Our recent story about the novelty of a VW Beetle with air conditioning in Germany reminded John Murphy of this incident:
"In the late ’80s my wife and I were living and working in Europe. We spent many weekends exploring the continent.
"On one such weekend trip in France, we pulled over for something to eat at a rest stop off the 'autoroute' (interstate). Some of these rest stops had food services, gas stations, trinket shops, mechanic garages, etc.
"As we were walking to the cafeteria, we neared a car with two mechanics under the hood and an elderly couple speaking with an obvious northeast American accent.
"I stopped and asked if I could be of any help. They explained that they had just begun a vacation and their rental car had a bad fluid leak, pointing to a puddle.
"I squatted down, dipped my fingers in the puddle, rubbed my fingers together, smelled the fluid and finally tasted it.
"I looked up and asked, 'Where are you folks from?'
"They replied, 'Maine. Why?'
"I replied, 'That explains it!'
"Turning to the mechanics, I said, 'La climatisation de la voiture.' (The car's air conditioner.)
"One of the mechanics jumped into the driver's seat, adjusted some switches and levers — PROBLEM SOLVED!"
Damp good show
David Grouchy, of Covington, continues our seminar on TV weather persons:
"I grew up in Baton Rouge. When my family finally got a television set, along with a tall antenna, we could only pick up channels 4 and 6 in New Orleans. Baton Rouge had no television station yet.
"Nash Roberts was, of course, professional and the model of what a TV weatherman should be.
"But my favorite was Dr. Morgus the Magnificent (Sid Noel), who pointed out weather trends on a map which showed Louisiana twice as big as Texas.
"He also, very accurately, gave us the relative humidity by wringing out his 'Dew-point Rag' into a bucket."
Ronnie Stutes confesses, "I recently bought a 'Summer Edition' of an energy drink in a bright blue little can, with the flavor given as 'Beach Breeze (artificially flavored).'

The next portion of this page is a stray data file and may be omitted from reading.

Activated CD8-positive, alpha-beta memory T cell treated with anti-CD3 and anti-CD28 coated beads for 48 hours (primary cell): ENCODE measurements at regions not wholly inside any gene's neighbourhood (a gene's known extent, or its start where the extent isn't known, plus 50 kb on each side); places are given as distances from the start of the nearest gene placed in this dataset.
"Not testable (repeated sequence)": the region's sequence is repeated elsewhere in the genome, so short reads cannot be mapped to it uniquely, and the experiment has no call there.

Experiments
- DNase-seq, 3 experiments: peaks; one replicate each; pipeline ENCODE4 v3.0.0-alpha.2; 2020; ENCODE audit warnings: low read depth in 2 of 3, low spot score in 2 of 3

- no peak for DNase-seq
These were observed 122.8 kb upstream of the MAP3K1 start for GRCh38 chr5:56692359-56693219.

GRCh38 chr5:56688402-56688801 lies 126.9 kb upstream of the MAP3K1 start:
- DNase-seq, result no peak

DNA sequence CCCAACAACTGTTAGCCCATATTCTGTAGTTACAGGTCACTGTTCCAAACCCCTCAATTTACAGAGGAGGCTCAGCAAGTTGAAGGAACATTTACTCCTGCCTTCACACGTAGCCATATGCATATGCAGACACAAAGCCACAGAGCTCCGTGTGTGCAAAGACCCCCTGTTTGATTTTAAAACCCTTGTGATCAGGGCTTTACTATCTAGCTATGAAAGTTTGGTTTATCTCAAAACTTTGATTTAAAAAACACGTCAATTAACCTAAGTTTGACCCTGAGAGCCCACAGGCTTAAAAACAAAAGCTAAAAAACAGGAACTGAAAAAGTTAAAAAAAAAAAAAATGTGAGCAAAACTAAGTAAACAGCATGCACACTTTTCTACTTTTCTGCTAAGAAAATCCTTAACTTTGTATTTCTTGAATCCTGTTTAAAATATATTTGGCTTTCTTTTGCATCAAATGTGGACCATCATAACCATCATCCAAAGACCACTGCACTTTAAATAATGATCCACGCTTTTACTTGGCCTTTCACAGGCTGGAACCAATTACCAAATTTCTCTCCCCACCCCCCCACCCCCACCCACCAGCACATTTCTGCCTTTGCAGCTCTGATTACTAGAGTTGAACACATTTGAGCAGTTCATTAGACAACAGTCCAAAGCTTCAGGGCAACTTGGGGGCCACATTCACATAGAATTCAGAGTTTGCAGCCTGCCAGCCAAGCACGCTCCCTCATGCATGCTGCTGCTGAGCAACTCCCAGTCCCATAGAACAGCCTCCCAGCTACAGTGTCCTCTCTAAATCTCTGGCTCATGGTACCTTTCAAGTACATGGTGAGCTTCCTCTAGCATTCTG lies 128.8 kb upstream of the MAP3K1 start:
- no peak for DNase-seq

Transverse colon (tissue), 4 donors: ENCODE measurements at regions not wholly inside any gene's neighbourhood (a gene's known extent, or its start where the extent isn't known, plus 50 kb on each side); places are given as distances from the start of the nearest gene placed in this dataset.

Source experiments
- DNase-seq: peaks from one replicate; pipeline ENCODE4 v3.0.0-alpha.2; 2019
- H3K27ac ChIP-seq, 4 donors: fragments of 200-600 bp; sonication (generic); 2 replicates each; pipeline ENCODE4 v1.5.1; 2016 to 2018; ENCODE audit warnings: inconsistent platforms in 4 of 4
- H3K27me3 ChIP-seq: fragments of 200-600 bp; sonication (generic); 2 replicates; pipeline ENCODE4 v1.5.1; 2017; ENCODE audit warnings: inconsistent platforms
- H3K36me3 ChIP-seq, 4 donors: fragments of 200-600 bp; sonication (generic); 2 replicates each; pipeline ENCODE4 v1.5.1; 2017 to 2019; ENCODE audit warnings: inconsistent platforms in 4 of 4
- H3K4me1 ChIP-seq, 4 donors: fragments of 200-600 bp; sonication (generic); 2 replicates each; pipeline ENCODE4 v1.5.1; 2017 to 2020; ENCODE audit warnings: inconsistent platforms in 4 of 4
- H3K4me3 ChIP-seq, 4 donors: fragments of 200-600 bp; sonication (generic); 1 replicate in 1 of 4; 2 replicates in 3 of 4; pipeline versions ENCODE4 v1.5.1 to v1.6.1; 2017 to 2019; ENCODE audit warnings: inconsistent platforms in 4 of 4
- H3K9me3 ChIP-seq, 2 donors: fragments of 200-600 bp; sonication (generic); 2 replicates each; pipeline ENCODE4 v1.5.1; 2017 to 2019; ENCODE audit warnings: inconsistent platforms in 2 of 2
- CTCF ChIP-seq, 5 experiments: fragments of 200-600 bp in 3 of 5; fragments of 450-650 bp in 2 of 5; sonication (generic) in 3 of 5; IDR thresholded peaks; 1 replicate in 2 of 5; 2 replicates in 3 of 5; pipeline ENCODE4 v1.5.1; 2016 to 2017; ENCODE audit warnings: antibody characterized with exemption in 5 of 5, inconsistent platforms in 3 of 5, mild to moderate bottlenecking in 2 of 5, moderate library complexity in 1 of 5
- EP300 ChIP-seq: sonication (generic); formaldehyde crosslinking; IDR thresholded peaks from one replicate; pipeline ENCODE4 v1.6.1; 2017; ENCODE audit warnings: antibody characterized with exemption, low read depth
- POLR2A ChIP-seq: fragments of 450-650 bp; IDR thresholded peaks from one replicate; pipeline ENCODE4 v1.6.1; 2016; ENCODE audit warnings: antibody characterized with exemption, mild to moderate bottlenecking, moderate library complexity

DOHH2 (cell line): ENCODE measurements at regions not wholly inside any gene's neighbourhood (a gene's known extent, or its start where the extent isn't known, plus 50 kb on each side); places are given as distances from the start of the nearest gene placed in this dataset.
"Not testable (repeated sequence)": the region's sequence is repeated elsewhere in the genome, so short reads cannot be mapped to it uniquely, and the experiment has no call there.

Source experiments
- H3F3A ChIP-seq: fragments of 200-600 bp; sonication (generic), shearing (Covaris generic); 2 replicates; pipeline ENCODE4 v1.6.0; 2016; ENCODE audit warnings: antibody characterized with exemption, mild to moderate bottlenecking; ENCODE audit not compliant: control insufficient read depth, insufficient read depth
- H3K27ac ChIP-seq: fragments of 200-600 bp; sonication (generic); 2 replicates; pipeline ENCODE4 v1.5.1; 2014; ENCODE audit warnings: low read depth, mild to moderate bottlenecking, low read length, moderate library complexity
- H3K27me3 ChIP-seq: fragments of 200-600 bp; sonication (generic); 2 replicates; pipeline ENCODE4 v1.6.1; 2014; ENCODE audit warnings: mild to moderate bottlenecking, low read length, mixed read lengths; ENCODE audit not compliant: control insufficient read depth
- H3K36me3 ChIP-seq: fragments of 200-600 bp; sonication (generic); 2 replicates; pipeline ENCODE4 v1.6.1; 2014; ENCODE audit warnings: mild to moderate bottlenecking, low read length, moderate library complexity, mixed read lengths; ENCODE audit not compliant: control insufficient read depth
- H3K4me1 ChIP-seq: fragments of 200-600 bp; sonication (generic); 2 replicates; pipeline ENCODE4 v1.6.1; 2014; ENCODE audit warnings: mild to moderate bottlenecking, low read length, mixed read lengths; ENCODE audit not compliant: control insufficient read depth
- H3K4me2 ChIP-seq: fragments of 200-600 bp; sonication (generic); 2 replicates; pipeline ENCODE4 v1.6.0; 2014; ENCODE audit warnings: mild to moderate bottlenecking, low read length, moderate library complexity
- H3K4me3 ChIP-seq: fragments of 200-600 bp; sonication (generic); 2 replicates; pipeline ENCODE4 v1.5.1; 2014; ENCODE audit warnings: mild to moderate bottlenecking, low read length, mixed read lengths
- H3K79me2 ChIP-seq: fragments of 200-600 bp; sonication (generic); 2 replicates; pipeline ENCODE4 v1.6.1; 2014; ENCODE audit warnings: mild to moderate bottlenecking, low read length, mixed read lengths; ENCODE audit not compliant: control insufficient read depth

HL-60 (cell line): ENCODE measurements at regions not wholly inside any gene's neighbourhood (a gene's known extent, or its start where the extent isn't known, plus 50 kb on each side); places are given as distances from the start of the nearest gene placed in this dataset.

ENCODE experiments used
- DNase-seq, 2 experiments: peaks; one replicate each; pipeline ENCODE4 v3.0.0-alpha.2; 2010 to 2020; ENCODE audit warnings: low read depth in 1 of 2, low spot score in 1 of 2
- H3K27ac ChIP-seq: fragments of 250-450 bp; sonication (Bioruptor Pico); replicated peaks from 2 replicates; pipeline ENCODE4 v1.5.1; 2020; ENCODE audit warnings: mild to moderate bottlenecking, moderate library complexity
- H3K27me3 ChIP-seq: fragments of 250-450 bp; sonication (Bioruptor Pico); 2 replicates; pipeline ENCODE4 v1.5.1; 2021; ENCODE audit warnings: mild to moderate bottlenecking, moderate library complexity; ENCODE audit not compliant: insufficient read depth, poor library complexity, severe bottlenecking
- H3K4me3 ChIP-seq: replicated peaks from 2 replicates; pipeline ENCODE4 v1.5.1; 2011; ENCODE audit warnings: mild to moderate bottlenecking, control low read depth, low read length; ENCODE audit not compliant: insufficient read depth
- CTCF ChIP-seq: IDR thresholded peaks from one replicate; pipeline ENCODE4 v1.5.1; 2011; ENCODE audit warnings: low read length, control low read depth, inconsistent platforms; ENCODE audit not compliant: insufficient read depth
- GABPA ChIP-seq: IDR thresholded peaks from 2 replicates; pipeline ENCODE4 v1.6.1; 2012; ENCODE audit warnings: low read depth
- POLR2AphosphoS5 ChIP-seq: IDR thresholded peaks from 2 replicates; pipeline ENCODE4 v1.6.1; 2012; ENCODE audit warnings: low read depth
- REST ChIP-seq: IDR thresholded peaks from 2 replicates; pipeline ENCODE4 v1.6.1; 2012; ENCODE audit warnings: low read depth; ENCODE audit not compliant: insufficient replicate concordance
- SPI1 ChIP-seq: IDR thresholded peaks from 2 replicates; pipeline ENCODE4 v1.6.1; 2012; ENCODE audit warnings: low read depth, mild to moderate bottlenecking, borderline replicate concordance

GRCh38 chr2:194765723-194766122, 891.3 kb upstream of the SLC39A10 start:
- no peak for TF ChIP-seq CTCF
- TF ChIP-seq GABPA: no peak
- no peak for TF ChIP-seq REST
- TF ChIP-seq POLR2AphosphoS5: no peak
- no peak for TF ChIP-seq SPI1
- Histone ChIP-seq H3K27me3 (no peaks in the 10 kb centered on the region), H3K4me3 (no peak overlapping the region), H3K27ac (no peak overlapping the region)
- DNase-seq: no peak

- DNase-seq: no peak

"What's the deal? You mean there's actually no beach breeze in the drink?"
"P.S.: I guess I shouldn't be upset. The label indicates that it does contain 'Glycerol Ester of Wood Rosin.’ ”
(Reminds me of the "Seinfeld" episode where Kramer confronts Calvin Klein about stealing his idea for a "beach" fragrance — with hilarious results.)
Where are we?
More direction stories:
- Gary Anderson says, "When visiting our daughter and grandson in Honolulu, directions are given in relation to the mountains and the ocean.
“ ‘Mauka' is up the mountain and 'makai' is toward the ocean. The east/west direction is usually 'toward Diamond Head' or 'away from Diamond Head.'
"So, 'Go toward Diamond Head and then makai on 10th Avenue' is part of the directions to her home."
- Roger Waggoner, of Lafayette, says, "I grew up in north-central Iowa, which except for a few rivers is laid out as a north-south east-west grid. Directions were easy.
"When I got to Tulane as a math major in 1960, I soon discovered that St. Charles Avenue, Canal Street, and Carrollton Avenue form a triangle with three 90-degree angles.
"At the foot of Canal Street the river flows north, and I was looking east at the west bank. Is New Orleans really in an alternative universe?
"A few years ago my wife and I visited the source of the Mississippi at Lake Itasca, Minnesota.
"Guess what? The river flows north. I surrender."
- Chuck Falcon, of Donaldsonville, says, "A customer of mine, Mr. Leslie Loupe, who is from north Vacherie, once explained to me the different directions in Vacherie.
"You have 'Naut Vacherie,' 'Saut Vacherie' and 'Middle Vacherie.'
"I didn’t know Vacherie was that large.
Special People Dept.
Louise Caruso celebrates her 97th birthday Wednesday, July 31. She attends Most Holy Trinity Church in Mandeville.
My computer left out the last name of haiku contributor Dennis Watson in the Monday column.
Now you haiku haters have a name to blame. But you can't have his address…